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Addict Biol. 2018 Jan 23. doi: 10.1111/adb.12587. [Epub ahead of print]

Acupuncture inhibition of methamphetamine-induced behaviors, dopamine release and hyperthermia in the nucleus accumbens: mediation of group II mGluR.

Author information

1
College of Korean Medicine, Daegu Haany University, Daegu, Korea.
2
Acupuncture, Moxibustion & Meridian Research Center, Division of Standard Research, Korea Institute of Oriental Medicine, Daejeon, Korea.
3
Department of Psychology and Neuroscience, Brigham Young University, Provo, UT, USA.
4
Department of Bioresource Science, Andong National University, Andong, Korea.

Abstract

Methamphetamine (METH) increases metabolic neuronal activity in the mesolimbic dopamine (DA) system and mediates the reinforcing effect. To explore the underlying mechanism of acupuncture intervention in reducing METH-induced behaviors, we investigated the effect of acupuncture on locomotor activity, ultrasonic vocalizations, extracellular DA release in the nucleus accumbens (NAcs) using fast-scan cyclic voltammetry and alterations of brain temperature (an indicator of local brain metabolic activity) produced by METH administration. When acupuncture was applied to HT7, but not TE4, both locomotor activity and 50-kHz ultrasonic vocalizations were suppressed in METH-treated rats. Acupuncture at HT7 attenuated the enhancement of electrically stimulated DA release in the NAc of METH-treated rats. Systemic injection of METH produced a sustained increase in NAc temperature, which was reversed by the DA D1 receptor antagonist SCH 23390 or acupuncture at HT7. Acupuncture inhibition of METH-induced NAc temperature was prevented by pre-treatment with a group II metabotropic glutamate receptors (mGluR2/3) antagonist EGLU into the NAc or mimicked by injection of an mGluR2/3 agonist DCG-IV into the NAc. These results suggest that acupuncture reduces extracellular DA release and metabolic neuronal activity in the NAc through activation of mGluR2/3 and suppresses METH-induced affective states and locomotor behavior.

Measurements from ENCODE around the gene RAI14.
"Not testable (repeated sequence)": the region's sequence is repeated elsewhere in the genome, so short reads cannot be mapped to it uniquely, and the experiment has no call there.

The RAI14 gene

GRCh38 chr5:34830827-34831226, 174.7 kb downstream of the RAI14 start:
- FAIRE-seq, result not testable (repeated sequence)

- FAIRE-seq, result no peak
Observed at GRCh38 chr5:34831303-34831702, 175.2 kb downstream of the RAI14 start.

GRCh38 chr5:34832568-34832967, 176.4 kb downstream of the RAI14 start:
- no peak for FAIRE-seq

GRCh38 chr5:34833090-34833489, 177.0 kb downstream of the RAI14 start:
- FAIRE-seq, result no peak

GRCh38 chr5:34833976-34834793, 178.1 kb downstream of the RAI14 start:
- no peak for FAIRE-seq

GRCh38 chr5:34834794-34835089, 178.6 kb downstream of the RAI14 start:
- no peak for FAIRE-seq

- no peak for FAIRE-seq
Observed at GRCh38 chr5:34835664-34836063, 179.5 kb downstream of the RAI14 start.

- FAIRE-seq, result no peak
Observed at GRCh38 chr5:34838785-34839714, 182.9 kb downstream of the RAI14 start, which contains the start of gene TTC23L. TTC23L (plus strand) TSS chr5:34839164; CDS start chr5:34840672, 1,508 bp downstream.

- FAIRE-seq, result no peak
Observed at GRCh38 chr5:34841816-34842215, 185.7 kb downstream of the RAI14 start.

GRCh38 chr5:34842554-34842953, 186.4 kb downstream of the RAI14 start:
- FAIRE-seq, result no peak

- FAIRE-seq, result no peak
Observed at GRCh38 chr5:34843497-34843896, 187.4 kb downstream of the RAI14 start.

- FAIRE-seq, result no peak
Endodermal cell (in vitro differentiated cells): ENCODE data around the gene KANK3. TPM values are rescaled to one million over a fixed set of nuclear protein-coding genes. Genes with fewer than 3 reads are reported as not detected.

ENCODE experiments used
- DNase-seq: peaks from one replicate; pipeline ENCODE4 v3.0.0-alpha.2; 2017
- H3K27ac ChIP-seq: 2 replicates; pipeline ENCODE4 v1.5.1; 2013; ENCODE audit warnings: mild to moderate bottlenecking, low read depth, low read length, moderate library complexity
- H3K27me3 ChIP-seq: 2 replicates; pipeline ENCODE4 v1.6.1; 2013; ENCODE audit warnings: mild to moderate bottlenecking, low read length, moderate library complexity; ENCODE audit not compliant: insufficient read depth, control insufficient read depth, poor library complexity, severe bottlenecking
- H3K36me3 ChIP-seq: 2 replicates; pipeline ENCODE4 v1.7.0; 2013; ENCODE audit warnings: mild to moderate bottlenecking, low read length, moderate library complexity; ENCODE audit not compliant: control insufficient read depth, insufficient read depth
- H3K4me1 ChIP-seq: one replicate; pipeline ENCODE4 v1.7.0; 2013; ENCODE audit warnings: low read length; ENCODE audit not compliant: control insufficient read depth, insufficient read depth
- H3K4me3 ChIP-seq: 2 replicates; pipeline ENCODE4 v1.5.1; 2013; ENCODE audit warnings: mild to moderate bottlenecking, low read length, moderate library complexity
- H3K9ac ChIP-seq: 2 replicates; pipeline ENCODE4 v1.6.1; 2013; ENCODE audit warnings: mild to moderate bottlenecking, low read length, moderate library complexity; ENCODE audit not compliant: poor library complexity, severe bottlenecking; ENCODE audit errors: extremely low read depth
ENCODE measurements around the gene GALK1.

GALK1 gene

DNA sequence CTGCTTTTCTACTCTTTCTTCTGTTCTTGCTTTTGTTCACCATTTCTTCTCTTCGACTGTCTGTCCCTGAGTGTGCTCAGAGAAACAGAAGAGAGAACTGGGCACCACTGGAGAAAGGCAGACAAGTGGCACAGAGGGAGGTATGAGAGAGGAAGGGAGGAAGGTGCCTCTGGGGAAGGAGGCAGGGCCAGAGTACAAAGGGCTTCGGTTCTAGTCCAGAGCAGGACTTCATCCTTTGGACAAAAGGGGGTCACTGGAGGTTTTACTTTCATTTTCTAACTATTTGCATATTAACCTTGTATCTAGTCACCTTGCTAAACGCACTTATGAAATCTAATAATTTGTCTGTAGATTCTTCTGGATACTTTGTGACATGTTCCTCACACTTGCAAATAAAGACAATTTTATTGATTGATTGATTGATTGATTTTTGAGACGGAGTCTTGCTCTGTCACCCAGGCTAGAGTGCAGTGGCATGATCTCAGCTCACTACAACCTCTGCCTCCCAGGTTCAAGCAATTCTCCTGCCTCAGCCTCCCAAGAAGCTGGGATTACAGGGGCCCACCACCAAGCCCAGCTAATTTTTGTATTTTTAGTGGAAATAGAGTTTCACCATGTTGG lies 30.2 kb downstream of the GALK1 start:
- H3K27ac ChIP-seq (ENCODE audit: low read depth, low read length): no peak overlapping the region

KEYWORDS:

acupuncture; brain temperature; dopamine; locomotor activity; mGluR2/3; ultrasonic vocalizations

PMID:
29363229
DOI:
10.1111/adb.12587

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